ATLANTA, Ga. — The United Parcel Service and the Employer Support of the Guard and Reserve held a statement of support signing ceremony at the UPS World Headquarters, Feb 12.
Air Force Reserve officers joined with UPS senior executives and other Guard and Reserve military branches in continuing a 40-year-old ESGR mission of gaining and maintaining employer support for Guard and Reserve members.
“It’s great to have UPS recognize our military’s dual purpose,” said Brig. Gen. Merle Hart, Headquarters Air Force Reserve Command special assistant to the vice commander. “Being a Citizen Airmen is a very difficult job. This recognition is duly observed and much appreciated.”
Since 1972, the ESGR, a Department of Defense agency, has been advocating relevant reserve employment initiatives; this includes increasing awareness of applicable laws, recognizing outstanding support and resolving conflict between employers and service members.
“The parallel between the military and UPS is that we both have men and women everywhere in uniform,” said James Rebholz, ESGR national chairman. “Without the Guard and Reserve, we could not operate as freely as we do. You’ve always answered our call and we appreciate it.”
Veterans currently make up 7.5 percent of UPS’s global workforce and they hired more than 10,400 veterans in 2012.
“This is a special day for UPS because it gives us a chance to say thank you to the more than 23,000 employees who have served, or are now serving in the Guard or Reserve,” said Scott Davis, UPS chairman and chief executive. “Your leadership and selfless service inspire us all.”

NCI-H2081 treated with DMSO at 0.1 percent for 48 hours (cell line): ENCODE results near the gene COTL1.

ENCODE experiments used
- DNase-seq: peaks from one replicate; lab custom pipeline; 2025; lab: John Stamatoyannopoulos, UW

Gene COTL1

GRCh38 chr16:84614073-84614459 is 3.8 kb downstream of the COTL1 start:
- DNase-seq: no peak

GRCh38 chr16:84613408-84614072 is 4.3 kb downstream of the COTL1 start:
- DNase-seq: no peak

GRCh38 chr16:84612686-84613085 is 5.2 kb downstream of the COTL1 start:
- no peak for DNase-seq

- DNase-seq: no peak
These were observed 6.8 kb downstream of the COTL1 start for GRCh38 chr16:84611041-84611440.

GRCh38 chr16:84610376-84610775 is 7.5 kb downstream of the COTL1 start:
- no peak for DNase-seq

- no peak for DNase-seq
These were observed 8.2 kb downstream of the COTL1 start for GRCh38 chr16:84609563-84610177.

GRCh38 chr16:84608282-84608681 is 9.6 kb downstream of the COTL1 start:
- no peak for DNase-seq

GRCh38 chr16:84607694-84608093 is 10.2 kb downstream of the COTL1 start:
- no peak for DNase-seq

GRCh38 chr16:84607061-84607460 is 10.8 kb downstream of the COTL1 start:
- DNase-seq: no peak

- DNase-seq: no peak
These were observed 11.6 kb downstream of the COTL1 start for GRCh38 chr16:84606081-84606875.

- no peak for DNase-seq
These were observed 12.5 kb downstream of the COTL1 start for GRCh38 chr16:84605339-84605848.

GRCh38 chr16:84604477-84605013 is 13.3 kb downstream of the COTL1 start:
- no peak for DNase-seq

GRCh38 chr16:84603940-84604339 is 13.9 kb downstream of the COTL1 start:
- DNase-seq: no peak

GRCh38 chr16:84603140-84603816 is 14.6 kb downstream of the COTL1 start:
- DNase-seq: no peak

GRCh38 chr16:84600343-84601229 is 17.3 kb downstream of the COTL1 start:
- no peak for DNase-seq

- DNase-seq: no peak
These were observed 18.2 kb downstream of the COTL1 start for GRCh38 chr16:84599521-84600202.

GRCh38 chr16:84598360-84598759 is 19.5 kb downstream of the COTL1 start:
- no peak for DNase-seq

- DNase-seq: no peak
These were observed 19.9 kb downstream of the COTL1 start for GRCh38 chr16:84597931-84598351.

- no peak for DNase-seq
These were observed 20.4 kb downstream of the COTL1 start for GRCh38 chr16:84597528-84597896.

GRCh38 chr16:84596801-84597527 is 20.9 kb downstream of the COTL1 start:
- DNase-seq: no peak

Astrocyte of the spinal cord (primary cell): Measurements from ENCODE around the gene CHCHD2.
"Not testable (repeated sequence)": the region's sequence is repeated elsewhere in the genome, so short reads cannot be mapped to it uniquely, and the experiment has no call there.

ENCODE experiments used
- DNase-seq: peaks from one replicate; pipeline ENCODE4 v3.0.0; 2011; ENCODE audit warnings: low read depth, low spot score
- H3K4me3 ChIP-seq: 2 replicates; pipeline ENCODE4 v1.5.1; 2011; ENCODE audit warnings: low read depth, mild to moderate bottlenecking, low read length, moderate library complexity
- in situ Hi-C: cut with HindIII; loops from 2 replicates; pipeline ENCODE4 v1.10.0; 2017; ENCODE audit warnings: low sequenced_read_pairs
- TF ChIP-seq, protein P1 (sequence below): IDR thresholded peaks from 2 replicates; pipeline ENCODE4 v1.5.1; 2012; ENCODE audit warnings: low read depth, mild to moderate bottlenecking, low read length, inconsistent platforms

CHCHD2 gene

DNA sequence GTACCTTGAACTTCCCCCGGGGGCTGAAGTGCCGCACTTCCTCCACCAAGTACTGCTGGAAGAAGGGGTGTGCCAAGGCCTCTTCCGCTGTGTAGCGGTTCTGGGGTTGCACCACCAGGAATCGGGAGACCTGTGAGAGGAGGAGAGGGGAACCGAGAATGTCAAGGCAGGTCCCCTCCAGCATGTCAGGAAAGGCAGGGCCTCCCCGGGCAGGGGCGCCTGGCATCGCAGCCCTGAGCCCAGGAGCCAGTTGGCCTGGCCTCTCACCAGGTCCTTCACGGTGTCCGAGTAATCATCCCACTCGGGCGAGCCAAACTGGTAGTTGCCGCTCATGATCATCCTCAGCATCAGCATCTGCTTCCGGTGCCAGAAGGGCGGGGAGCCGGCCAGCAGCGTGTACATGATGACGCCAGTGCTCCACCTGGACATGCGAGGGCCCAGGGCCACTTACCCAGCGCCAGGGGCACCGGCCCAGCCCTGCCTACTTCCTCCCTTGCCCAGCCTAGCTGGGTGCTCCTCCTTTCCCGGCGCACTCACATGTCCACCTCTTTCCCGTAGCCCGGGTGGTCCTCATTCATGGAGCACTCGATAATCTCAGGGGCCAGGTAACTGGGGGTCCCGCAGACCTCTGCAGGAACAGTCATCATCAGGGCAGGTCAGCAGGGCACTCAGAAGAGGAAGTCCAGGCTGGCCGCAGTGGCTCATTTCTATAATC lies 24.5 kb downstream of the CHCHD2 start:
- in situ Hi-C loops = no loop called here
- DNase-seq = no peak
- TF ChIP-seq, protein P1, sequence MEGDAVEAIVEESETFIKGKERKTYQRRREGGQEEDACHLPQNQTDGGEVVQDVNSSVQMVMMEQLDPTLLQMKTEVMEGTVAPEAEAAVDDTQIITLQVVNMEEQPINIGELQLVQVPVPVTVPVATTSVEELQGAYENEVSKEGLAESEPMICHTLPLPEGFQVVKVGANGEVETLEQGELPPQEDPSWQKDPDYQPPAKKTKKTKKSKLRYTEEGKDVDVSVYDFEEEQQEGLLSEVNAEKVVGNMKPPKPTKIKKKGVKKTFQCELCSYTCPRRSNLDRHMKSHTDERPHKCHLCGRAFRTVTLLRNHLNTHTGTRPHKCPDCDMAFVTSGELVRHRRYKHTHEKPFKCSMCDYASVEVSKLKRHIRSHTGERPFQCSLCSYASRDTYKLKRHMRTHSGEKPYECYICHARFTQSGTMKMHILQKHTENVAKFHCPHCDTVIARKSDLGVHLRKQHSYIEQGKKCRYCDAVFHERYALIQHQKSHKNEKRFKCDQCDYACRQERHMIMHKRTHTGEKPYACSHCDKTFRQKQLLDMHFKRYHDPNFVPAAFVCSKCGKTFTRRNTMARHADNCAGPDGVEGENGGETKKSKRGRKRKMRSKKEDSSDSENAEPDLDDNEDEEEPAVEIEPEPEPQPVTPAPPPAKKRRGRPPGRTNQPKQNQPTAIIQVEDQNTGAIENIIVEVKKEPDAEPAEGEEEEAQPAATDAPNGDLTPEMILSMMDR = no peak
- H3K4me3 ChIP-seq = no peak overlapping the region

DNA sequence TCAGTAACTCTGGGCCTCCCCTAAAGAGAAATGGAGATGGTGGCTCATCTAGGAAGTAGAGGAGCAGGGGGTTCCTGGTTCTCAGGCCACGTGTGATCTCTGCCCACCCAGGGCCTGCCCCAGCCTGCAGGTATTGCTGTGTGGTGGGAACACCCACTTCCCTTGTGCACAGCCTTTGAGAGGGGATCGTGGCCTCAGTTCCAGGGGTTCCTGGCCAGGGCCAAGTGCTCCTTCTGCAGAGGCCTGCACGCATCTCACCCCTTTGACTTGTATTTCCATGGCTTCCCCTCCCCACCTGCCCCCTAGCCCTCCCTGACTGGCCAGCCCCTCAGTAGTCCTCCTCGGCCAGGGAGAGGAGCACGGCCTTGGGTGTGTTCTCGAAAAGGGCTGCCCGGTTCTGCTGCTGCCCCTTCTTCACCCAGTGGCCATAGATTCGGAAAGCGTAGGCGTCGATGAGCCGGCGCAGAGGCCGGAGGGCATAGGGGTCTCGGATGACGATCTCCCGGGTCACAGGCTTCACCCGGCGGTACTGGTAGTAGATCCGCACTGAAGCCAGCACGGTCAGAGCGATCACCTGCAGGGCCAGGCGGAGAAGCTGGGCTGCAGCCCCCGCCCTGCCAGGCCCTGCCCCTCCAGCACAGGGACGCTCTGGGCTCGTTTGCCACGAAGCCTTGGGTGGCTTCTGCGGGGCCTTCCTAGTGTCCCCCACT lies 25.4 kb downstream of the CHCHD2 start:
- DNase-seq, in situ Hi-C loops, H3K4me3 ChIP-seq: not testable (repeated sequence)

Among the 23,000 veterans employed by UPS, about 2,200 are currently on leave from UPS and actively serving in military status. The military members know that UPS supports them and that their jobs will be waiting for them when they return, which is one less thing to worry about when deployed.
“UPS has a history of hiring vets,” said Col. Steven Clayton, 94th Airlift Wing Operations Group commander, Dobbins Air Reserve Base, Ga. “I worked for UPS from 1979 to 1982 and we had a lot of veterans back then.”
The parcel company also has a long military history. One of the founders, George Casey, served in the Navy during WW1 as a Petty Officer Third Class storekeeper, which is now referred to as a logistics specialist. There are three prior UPS chief executive officers who were military members as well.
“It should be no surprise that UPS, the global business and shipping logistics leader, has a history rooted in military logistics,” said John McDevitt, UPS Human Resources and Labor Relations senior vice president.
The company has received the ESGR Freedom Award, the nation’s highest recognition for employers supporting Guard and Reserve members, twice; in 1996 in central Florida, and in 2002 via UPS Airlines.
“UPS participates in programs like these not just out of altruism, but because it makes good business sense,” Davis said. “At UPS, we value integrity, good judgment and accountability. These values are also core values in our armed forces.”
All military branches were represented at the ceremony. Guests of honor included World War II veteran, Lt. Col. “Hap” Chandler; Tuskegee Airman, Tech. Sgt. Val Archer and Maj. Gen. Jim Butterworth, Georgia National Guard adjutant general.
“UPS has a long legacy of supporting military members,” Butterworth said. “That’s appreciated without a doubt.”
They have aided veterans by being a part of Paralyzed Veterans of America, the UPS Store Franchise program and Marine Corps Marathon.
Partnered with ESGR, UPS continues to be one of the biggest military supporters to date and by the looks of today’s ceremony, will continue to be a solid partner to veterans and service members everywhere.
“This longstanding relationship with UPS recognizes that the military makes good, stable and valuable employees,” Clayton said. “This partnership is key for military members returning to their communities and transitioning back to their regular way of life.”